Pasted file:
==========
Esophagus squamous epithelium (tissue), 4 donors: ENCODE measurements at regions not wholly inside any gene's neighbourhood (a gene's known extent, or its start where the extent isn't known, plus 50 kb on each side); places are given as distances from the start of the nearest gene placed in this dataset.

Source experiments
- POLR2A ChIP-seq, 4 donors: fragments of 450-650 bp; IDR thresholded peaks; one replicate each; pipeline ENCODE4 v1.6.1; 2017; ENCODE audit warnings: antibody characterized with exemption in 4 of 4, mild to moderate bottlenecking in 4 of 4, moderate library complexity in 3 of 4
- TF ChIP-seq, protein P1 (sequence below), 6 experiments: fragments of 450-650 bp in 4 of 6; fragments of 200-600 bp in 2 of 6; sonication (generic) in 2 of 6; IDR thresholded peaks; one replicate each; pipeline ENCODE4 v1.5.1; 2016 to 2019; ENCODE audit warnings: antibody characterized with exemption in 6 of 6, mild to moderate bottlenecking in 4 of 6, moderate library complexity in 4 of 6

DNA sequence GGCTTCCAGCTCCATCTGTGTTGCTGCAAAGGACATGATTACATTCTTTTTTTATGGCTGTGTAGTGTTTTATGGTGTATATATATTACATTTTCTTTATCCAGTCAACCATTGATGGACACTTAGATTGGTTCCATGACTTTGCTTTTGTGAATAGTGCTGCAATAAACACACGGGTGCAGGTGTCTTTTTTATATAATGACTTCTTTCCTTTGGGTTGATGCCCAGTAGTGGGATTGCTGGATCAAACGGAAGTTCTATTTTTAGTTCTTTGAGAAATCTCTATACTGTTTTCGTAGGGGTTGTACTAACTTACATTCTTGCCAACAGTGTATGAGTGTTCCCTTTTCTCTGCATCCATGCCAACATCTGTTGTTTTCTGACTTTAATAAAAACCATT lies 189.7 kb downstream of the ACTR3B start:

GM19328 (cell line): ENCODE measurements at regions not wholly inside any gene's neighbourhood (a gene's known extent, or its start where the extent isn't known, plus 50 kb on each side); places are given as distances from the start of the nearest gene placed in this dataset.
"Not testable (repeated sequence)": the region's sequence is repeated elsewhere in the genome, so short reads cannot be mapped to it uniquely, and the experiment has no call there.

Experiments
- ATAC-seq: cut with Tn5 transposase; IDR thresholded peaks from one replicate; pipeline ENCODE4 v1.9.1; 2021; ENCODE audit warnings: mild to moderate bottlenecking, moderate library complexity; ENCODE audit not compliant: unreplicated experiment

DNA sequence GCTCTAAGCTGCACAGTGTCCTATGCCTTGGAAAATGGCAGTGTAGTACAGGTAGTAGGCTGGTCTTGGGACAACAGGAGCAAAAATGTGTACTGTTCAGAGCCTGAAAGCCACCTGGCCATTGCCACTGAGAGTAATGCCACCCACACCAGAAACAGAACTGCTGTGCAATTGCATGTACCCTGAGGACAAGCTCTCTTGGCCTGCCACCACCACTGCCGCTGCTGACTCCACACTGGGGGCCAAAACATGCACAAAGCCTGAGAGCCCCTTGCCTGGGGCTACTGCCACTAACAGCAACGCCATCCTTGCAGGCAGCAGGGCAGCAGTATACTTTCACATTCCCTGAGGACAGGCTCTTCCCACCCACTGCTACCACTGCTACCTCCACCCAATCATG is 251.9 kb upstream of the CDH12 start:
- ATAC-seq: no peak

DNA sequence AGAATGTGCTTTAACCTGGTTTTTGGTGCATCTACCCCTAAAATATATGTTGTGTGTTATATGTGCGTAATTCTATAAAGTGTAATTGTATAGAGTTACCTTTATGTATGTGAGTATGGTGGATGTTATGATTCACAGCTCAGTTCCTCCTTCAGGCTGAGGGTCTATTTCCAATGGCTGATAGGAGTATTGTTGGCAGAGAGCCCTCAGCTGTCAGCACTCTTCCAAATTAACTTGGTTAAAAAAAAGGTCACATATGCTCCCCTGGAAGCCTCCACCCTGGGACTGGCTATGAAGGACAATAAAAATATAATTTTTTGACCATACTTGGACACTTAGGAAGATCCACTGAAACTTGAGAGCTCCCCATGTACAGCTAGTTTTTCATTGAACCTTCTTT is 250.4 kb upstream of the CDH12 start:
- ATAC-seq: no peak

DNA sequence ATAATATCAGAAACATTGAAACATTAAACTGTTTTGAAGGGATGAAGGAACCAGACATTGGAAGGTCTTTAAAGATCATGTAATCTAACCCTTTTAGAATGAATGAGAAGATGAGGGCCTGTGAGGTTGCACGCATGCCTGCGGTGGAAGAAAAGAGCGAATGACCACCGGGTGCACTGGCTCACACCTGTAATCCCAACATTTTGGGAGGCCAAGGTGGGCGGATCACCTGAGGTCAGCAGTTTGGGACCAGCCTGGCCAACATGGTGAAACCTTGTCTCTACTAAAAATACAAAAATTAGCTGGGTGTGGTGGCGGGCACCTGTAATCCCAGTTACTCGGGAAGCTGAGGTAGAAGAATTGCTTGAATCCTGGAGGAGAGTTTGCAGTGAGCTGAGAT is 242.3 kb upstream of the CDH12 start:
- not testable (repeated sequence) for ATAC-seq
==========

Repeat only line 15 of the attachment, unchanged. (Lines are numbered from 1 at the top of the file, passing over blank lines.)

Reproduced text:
- not testable (repeated sequence) for ATAC-seq